How to Prepare Your Kids for a Long, Hard College Education

18 years fly by. Before you know it, the baby you took home from the hospital is loading up to go to college, leaving you sobbing in the rearview mirror. Will your kids succeed and accomplish the goals they have set for themselves? Here are five tips to ensure they are prepared for the long road to a college degree.


Take time to talk to your kids about college.

The only information your child hears about college should not come from the school counselor or the Internet. Let’s face it, although the counselor means well, your child is but one of many. Share your college experience with your child (the appropriate parts, of course). What study methods worked for you? Did you have a hard time balancing social time and coursework? How did you solve this dilemma? By telling your child these things, you are getting their wheels turning, and they are preparing mentally about how they might handle future obstacles.


Teach your kids basic survival skills.

Teach your kids how to scramble an egg, change a flat tire, write a check, and schedule their own doctor’s appointment. These mundane things may seem insignificant while your child is in middle and high school, but when they reach college, they will be thankful you’ve taken the time to prepare them for adult life.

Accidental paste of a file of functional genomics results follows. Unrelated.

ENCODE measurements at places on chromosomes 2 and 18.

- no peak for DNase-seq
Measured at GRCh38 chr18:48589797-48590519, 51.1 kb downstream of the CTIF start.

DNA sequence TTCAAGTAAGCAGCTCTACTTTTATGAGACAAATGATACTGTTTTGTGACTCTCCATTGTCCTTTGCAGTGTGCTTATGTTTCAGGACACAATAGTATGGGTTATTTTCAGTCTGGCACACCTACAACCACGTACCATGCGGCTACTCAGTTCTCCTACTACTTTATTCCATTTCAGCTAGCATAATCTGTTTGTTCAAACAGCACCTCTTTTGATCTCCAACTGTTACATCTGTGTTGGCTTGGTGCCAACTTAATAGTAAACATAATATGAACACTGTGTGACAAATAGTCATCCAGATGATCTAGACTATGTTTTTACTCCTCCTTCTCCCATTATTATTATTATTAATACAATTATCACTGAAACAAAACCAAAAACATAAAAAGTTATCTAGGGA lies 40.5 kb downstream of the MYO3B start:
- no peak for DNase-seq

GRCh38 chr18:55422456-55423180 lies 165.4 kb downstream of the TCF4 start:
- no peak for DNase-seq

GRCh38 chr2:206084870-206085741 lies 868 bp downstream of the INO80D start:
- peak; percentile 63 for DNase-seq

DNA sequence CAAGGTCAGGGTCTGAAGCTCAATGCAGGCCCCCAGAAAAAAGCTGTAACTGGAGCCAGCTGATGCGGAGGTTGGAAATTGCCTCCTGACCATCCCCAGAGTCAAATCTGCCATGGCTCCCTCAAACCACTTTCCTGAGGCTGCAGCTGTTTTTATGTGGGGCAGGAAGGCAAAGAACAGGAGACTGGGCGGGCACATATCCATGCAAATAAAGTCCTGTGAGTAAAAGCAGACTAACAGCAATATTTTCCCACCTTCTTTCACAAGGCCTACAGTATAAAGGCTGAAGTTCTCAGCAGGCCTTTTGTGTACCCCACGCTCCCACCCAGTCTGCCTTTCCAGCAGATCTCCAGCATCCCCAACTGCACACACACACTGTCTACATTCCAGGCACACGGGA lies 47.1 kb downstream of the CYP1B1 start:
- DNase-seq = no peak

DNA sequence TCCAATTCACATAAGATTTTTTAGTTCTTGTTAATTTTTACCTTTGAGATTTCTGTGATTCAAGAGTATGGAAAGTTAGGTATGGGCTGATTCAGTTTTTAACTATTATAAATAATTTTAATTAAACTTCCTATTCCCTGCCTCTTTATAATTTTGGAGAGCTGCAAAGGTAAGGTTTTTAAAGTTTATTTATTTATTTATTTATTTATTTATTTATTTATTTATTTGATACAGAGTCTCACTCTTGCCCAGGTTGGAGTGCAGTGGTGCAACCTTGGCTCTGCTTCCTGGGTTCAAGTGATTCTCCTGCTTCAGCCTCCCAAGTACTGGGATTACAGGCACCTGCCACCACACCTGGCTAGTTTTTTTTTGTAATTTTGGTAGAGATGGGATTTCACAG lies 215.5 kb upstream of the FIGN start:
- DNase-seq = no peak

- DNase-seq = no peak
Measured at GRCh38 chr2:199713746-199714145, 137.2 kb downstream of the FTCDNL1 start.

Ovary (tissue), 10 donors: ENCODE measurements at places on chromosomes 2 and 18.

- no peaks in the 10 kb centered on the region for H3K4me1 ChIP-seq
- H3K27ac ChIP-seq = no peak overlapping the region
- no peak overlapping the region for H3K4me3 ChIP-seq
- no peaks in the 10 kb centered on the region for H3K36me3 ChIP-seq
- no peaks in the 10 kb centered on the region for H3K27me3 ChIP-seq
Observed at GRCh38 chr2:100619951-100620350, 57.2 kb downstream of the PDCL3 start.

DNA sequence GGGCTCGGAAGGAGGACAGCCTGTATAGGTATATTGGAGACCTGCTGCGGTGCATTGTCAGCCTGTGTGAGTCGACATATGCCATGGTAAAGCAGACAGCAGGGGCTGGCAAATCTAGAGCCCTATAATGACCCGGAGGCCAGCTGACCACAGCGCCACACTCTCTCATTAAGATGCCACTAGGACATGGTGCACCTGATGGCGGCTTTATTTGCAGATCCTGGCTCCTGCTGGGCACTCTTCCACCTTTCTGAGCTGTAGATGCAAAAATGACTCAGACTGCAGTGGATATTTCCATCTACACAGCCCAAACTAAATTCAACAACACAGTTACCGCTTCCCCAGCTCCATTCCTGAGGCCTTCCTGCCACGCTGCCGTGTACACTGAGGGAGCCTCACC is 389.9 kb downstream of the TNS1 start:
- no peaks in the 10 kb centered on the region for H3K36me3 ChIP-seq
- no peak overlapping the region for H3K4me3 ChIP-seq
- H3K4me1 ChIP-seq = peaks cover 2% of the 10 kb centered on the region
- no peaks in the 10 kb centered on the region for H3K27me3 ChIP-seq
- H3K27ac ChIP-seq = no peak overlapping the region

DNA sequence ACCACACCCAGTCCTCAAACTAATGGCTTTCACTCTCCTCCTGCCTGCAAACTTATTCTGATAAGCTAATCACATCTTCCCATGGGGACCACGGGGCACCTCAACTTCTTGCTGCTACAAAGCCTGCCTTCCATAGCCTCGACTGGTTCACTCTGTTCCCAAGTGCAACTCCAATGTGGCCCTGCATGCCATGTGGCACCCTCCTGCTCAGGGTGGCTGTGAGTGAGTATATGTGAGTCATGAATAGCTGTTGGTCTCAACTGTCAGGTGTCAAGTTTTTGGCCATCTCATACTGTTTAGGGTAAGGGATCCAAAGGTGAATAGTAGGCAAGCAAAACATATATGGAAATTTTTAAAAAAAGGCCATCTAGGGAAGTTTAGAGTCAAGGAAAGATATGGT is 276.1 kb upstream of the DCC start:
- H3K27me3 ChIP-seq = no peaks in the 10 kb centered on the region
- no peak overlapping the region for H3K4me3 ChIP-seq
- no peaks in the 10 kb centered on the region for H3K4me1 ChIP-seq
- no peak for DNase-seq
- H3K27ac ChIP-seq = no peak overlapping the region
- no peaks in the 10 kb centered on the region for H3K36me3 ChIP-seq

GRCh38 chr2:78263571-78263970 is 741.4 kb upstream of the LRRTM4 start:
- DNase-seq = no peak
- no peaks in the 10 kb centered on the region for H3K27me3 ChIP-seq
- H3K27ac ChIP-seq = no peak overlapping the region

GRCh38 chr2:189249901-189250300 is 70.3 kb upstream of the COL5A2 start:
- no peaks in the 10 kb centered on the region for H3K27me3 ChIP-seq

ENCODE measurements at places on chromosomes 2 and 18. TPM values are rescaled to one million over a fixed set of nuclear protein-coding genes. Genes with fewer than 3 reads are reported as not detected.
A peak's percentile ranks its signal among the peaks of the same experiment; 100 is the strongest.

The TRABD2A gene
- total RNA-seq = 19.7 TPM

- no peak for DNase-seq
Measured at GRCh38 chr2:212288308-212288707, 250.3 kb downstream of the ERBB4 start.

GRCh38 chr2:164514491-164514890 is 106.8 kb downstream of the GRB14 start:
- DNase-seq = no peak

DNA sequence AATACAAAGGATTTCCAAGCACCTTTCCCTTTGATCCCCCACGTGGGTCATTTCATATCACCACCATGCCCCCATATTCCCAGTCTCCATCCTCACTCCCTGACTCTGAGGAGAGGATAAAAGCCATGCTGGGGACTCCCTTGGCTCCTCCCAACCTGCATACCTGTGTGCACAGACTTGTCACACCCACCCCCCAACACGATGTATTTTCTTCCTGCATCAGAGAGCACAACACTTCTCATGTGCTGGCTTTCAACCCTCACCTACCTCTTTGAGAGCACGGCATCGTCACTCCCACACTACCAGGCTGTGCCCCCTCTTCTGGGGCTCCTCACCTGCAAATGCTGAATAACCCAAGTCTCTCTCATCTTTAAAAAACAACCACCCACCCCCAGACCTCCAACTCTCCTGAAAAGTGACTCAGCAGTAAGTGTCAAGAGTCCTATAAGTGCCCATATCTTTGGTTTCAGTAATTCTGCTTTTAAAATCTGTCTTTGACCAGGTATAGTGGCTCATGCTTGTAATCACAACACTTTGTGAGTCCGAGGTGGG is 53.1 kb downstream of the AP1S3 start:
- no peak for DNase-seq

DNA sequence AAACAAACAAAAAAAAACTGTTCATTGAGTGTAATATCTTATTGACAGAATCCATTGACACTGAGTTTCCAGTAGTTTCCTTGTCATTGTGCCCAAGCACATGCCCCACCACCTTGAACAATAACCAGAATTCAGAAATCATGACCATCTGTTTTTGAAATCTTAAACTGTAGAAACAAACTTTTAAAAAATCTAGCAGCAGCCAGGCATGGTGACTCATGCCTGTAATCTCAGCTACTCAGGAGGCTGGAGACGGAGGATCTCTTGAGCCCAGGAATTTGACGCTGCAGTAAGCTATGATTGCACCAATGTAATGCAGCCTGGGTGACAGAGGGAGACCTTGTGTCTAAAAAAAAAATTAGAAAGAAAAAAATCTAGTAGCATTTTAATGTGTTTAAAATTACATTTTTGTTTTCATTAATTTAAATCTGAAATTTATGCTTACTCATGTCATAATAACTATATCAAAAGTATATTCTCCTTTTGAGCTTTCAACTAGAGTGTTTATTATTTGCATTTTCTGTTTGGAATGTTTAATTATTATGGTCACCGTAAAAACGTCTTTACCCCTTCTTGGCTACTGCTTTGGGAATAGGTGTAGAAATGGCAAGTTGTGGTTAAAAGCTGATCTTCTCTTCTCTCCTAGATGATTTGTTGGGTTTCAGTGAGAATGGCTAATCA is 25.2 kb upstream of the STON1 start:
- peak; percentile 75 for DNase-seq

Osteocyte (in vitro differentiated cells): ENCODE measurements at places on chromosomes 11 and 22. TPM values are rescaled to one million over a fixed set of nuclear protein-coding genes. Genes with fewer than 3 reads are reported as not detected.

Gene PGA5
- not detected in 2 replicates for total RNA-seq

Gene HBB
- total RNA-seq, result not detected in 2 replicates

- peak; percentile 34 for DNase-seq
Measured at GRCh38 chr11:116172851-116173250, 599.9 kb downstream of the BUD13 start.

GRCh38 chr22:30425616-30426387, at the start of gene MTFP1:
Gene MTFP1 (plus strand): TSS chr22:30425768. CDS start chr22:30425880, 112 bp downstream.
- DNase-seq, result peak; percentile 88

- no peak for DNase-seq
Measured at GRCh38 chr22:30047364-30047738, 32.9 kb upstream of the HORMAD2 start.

Encourage your child to enroll in college courses while still in high school.

Moving to a college campus can be a shock in itself. Add the new people, freedom, and experiences, and it’s easy to become completely overwhelmed. This is before you even consider the college courses. Encourage your children to take several college classes before they graduate. This will expose them to the way a college course operates, what to expect from college professors, and hopefully, start their college career off with good grades.


Show your child what good work ethic looks like.

If your child sees you putting off important work deadlines, rolling out of bed an hour after your alarm went off, and not caring about your career, they are likely to inherit this attitude. Children notice what their parents do, the amount of effort they put into their jobs, and they absorb this like osmosis. Unfortunately, a college education doesn’t work this way. Kids must push themselves, stay focused, and dedicate time to achieve a degree. They learn this by the example their parents set for them.


Love them, but let your kids make their own mistakes.

Shower your children with unconditional love. Love them on the days they are in horrible moods, the days that you are in a horrible moods, and on the days where you just feel like you have no extra love to give. Support them, show them you care, but let them make their own mistakes. College is a time for mistakes and personal growth. Let your kids fall and pick themselves up. Resist the urge to jump in the car and drive 90 MPH down the highway just to have a conversation with the professor that you child should have handled. You’ve raised them well, now let that show.